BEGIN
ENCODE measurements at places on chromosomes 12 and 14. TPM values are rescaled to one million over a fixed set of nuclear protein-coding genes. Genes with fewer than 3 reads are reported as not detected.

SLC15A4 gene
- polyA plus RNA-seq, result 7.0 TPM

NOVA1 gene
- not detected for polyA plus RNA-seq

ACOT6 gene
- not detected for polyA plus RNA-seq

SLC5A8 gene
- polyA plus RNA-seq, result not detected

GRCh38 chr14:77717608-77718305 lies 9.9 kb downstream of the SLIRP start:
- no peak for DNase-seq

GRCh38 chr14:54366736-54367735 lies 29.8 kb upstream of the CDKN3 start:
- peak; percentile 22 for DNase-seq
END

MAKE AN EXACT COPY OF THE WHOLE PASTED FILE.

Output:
ENCODE measurements at places on chromosomes 12 and 14. TPM values are rescaled to one million over a fixed set of nuclear protein-coding genes. Genes with fewer than 3 reads are reported as not detected.

SLC15A4 gene
- polyA plus RNA-seq, result 7.0 TPM

NOVA1 gene
- not detected for polyA plus RNA-seq

ACOT6 gene
- not detected for polyA plus RNA-seq

SLC5A8 gene
- polyA plus RNA-seq, result not detected

GRCh38 chr14:77717608-77718305 lies 9.9 kb downstream of the SLIRP start:
- no peak for DNase-seq

GRCh38 chr14:54366736-54367735 lies 29.8 kb upstream of the CDKN3 start:
- peak; percentile 22 for DNase-seq